Please remember that this guide is for information purposes only and is not comprehensive. It is intended as a starting point for research, to illustrate the various sources of the law, and to provide guidance in their use. NH Law About ... is not a substitute for the services of an attorney. 


Read about... Summary Judgment

WEBSITES

Wikipedia. Summary judgment  GO>

Link verified on: January 18, 2017


PRINT

Wiebusch on New Hampshire Civil Practice and Procedure / by Gordon J. MacDonald. Newark, N.J.: Matthew Bender, LexisNexis, 2014. 4th ed.  GO>

Link verified on: February 15, 2017

Civil procedure in a nutshell / by Mary Kay Kane, John F. Digardi. St. Paul, MN : West, [2013]. 7th ed.  GO>

Link verified on: January 18, 2017

Pretrial litigation in a nutshell / by R. Lawrence Dessem. St. Paul, MN : West, ©2012. 5th ed.   GO>

Link verified on: January 18, 2017

Understanding civil procedure / Gene R. Shreve, Peter Raven-Hansen, Charles Gardner Geyh. New Providence, NJ : LexisNexis, [2013]. 5th ed.   GO>

Link verified on: January 18, 2017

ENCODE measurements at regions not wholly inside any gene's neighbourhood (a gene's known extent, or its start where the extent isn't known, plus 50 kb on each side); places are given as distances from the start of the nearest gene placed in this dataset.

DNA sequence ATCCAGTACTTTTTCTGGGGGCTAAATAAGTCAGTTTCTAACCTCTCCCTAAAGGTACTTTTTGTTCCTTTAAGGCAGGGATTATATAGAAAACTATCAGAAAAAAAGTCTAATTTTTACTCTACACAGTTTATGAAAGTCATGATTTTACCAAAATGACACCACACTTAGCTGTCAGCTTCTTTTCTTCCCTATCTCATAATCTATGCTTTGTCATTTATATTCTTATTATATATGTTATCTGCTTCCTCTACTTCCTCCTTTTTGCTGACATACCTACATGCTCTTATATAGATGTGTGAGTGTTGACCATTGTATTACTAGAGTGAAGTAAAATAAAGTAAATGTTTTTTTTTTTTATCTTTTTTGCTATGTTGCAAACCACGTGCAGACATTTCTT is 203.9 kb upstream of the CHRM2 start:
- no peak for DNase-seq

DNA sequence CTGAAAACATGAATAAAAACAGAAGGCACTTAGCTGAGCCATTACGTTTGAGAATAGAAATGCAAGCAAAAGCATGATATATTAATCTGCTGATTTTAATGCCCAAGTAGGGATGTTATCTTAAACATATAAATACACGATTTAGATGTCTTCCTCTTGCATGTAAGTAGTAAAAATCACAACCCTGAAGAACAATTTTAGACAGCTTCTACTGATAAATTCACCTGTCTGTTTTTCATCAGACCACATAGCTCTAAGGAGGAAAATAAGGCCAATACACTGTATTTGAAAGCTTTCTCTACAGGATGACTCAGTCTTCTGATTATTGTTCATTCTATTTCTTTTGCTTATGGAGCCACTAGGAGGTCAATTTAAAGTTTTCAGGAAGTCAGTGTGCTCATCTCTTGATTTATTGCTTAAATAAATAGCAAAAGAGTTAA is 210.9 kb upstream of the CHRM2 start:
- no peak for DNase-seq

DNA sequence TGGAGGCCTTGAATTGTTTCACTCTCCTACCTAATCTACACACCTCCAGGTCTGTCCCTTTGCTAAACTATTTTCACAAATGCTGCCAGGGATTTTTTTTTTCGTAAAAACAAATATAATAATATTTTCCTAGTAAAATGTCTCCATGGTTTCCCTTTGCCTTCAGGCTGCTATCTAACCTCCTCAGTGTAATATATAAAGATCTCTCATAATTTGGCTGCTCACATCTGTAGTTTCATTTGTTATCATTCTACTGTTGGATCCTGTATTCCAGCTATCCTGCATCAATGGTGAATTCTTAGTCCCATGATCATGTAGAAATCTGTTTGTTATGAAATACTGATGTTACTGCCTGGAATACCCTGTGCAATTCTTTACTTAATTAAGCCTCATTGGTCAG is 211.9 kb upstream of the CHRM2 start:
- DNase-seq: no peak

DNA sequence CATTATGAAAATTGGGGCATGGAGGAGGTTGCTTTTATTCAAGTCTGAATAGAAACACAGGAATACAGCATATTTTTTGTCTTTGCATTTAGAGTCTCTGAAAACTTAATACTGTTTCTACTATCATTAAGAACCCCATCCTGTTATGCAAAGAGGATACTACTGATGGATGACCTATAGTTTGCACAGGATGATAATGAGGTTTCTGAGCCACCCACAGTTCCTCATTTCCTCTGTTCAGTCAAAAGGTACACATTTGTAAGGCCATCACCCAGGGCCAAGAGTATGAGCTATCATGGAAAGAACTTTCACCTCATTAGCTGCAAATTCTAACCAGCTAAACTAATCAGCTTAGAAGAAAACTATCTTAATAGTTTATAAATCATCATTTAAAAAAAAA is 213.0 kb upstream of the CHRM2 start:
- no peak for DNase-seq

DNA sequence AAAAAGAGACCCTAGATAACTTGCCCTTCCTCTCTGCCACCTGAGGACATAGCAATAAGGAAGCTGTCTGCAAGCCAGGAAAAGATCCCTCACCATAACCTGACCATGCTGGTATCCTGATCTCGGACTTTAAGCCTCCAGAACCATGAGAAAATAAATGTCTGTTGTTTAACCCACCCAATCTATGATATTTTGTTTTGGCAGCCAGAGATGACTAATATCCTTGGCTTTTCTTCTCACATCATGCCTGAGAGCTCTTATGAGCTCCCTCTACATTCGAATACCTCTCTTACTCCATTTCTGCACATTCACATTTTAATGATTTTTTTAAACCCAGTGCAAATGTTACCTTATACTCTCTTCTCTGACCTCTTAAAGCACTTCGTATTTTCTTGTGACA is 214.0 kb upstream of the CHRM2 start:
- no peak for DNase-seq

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Read the law about... Summary Judgment

NEW HAMPSHIRE STATUTES

RSA 491:8-a. Superior Court. Motions for Summary Judgment  GO>

Link verified on: January 18, 2017

RSA 491:22. Superior Court. Declaratory Judgments  GO>

Link verified on: January 18, 2017

RSA 502-A:27-c. District Courts. Powers of the District Court  GO>

Link verified on: January 18, 2017

RSA 547:11-f. Judges of Probate and their Jurisdiction. Motions for Summary Judgment  GO>

Link verified on: January 18, 2017

Find it in a Library ... New Hampshire Revised Statutes Annotated

Link verified on: July 21, 2017

Find the New Hampshire statutes in print at libraries throughout the state.   GO>

Learn About New Hampshire Statutes: New Hampshire statutes are the laws of the State of New Hampshire as enacted by the New Hampshire General Court. GO>
 

NEW HAMPSHIRE CASES

113 N.H. 276 (1973). Dunhill of Manchester v. Bardelcik

Link verified on: January 18, 2017

[T]here is no inherent power in our courts to render summary judgments, [and] such relief "will be granted only in cases, or under circumstances, covered by the terms of the statute."   GO>

126 NH 577 (1985). Petition of Atkins

Link verified on: January 18, 2017

The summary judgment procedure for determining issues of fact was developed in order to conserve time and judicial resources.   GO>

145 N.H. 190 (2000). Iannelli v. Burger King Corp

Link verified on: January 18, 2017